Greenspace Accessibility

The West of England Nature Partnership (WENP) is working to enhance cultural ecosystem services in the West of England by ensuring that the value of accessible greenspace is implicit in decision making across spatial planning, public health and economic development. We were recently asked by WENP to establish current greenspace accessibility for the region. There is growing evidence of the physical and mental health benefits of green spaces. Research shows that access to greenspace is associated with better health outcomes, and that income-related inequality in health is less pronounced where people have access to greenspace.

Greenspace with catchments
Catchments (light green) show regions within 300m of green space (dark green) access points, calculated using the road network

On this project we took a range of existing greenspace datasets, some of which had known access points. Where the access points were not mapped, we produced modelled access points using the Ordnance Survey Integrated Transport Network (ITN). We also used the ITN to produce separate ‘walkable’ road networks for urban and rural areas, based on the road category, how busy the road is likely to be, and whether the road is likely to have a pavement. For example a busy B-road in an urban area might only be walkable if it had a pavement whereas a B-road in a rural area might be walkable simply because it carries much less traffic. We then ran a routing analysis to identify all of the areas falling within a 300m travel distance of a greenspace, producing catchment areas applicable to each. The result is spatial data that will enable WENP to carry out further analysis on greenspace accessibility and identify areas that currently have no, or poor access.

From Imagery to Data

The insights that satellite data can deliver for agriculture are hugely valuable but making those insights accessible is not always straightforward for the people who might really benefit from them. We have recently demonstrated, as part of a national trial, the capability to deliver data insights in a simple data dashboard.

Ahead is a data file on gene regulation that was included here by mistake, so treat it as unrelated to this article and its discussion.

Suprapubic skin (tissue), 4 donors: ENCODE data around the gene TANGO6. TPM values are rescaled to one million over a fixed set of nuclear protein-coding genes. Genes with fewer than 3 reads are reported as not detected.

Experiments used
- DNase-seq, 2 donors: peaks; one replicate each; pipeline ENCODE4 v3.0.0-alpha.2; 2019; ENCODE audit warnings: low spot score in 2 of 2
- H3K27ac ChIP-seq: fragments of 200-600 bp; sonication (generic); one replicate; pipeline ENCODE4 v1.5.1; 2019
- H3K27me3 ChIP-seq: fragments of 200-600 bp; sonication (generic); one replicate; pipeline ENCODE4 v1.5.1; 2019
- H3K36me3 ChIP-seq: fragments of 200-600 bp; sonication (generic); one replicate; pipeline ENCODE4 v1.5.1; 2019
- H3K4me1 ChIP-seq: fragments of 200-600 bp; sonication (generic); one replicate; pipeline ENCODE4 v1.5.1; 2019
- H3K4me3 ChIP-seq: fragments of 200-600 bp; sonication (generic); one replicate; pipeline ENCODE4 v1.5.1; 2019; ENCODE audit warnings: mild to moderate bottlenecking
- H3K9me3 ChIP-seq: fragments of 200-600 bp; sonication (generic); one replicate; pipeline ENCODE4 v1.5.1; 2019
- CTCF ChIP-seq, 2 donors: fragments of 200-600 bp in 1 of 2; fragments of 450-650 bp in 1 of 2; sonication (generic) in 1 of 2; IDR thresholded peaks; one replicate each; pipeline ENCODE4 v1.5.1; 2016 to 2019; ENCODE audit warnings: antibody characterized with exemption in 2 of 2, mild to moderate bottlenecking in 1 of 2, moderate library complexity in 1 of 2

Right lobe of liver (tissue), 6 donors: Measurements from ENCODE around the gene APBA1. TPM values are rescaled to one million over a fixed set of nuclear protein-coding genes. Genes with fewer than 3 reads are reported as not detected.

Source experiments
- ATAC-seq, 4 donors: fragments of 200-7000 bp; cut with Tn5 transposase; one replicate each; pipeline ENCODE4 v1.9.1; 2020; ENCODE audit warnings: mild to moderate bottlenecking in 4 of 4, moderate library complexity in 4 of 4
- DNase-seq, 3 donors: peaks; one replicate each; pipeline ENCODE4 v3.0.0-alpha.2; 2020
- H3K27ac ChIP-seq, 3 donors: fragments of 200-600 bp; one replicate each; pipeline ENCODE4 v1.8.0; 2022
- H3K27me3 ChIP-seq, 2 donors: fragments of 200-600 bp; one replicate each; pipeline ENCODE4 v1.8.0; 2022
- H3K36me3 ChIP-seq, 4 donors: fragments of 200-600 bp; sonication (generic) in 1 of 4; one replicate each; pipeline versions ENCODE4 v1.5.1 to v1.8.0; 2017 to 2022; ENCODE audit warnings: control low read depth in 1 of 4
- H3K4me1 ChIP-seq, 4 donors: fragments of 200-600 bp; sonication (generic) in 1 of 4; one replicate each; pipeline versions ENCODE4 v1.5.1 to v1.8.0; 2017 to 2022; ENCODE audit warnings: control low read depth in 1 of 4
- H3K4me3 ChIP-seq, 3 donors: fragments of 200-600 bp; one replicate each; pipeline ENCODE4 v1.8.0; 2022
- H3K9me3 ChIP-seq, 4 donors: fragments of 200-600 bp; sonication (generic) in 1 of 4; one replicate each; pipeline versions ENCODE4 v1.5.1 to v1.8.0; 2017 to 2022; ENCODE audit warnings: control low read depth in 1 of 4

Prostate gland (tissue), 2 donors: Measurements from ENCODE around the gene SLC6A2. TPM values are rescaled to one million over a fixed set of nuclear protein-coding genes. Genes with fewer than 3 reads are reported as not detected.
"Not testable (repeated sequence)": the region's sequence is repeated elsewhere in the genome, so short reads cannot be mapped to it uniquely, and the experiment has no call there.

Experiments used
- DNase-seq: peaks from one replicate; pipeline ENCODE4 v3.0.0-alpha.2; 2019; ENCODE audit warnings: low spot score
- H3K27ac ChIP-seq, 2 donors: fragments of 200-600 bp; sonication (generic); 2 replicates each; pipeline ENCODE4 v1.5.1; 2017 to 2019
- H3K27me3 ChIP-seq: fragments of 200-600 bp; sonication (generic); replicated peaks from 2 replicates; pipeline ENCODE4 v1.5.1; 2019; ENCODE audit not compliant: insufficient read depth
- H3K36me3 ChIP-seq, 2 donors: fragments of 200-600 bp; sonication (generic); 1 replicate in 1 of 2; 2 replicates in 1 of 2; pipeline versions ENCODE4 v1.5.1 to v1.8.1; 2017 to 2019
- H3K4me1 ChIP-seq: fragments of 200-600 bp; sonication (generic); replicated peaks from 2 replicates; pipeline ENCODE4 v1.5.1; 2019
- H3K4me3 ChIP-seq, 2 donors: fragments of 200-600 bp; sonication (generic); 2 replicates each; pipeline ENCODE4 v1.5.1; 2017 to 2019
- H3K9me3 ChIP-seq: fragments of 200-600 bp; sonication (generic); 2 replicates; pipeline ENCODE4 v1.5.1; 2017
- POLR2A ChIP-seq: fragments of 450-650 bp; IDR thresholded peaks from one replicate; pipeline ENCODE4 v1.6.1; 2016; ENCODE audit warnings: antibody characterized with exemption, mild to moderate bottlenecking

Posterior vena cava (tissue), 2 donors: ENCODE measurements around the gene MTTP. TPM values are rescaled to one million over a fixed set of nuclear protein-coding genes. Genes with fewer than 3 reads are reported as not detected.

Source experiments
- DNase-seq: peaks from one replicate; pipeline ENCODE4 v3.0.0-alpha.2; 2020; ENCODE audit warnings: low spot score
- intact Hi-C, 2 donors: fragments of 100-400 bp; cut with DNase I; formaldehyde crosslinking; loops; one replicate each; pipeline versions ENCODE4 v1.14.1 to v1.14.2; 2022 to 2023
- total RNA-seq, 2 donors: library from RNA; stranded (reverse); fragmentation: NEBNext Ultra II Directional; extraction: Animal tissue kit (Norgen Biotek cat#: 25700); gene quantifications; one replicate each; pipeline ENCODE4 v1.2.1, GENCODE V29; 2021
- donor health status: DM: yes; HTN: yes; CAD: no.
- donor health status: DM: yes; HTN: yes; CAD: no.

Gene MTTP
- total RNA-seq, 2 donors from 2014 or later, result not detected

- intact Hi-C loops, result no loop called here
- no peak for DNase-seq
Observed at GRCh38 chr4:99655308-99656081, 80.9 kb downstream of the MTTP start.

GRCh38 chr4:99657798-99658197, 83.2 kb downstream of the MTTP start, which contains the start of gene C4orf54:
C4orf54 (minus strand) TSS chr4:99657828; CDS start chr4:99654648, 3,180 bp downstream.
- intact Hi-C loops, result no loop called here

Intelligence dashboard
Stats can be presented in a simple business intelligence dashboard

In this example NDVI satellite imagery was supplied by Environment Systems Data Services. This 10m resolution product was used for each field for the 2017/18 season on a farm that produces winter wheat, canary seed, spring beans and and oil seed rape. This demonstrates both wide area coverage and the availability of weekly data from Environment Systems Data Services. 2017/18 season field statistics derived from both NDVI and radar satellite data were presented in a simplified business intelligence dashboard to demonstrate the capabilities for tracking and comparing field performance.

Near real time satellite data availability and analyses are now enabling growers to identify patterns and trends helping with both future planning of crop rotations and risk management.

Drought and Flood Mitigation in Uganda

Agriculture is a major sector of Uganda’s economy accounting for the majority of the country’s exports and employment. This is partly due to Uganda’s warm tropical climate with plenty of rainfall and sunshine.

However, there are a number of threats to Uganda’s agriculture economy, which have implications for the ability of the country to meet the growing demand for food, compete in national and international markets, and increase productivity. These major threats include:

  • Climate change affecting the onset and length of the growing season, and increasing the frequency and severity of extreme events such as droughts and floods (Figure 1)
  • Biological risks (pests and disease) often exacerbated by climate change
  • Logistical and infrastructure risks, where farmers lack sufficient storage capacity and/or suitable road networks to get their crops to market
  • Market risks such as price fluctuations; a result of many influences including weather conditions
  • Political and security threats, for example cattle raiding, the influx of refugees and changes in land rights to name just a few
crop of beans in Karamoja, Uganda
A farmer tends to his crop of beans in Karamoja, Uganda, an area vulnerable to the effects of droughts.

The Drought and Flood Mitigation Service (DFMS) aims to help decision makers in Uganda address some of these threats. One way in which this is achieved is using Earth Observation (EO) data.

EO provides a means to assess and monitor agriculture from local to national scales. It is a powerful tool providing both current and historical spatial information on the environment, and is particularly valuable for rural and remote areas.

To demonstrate the power of EO for agriculture, Environment Systems has been working with Kakira Sugar (one of the major sugarcane growing companies in Uganda). Given that Uganda is one of the largest producers of sugar in East Africa, any data that informs on the state of the crop will enable sugar producers to make more informed decisions when growing sugarcane, safeguarding it’s production for national and international consumption.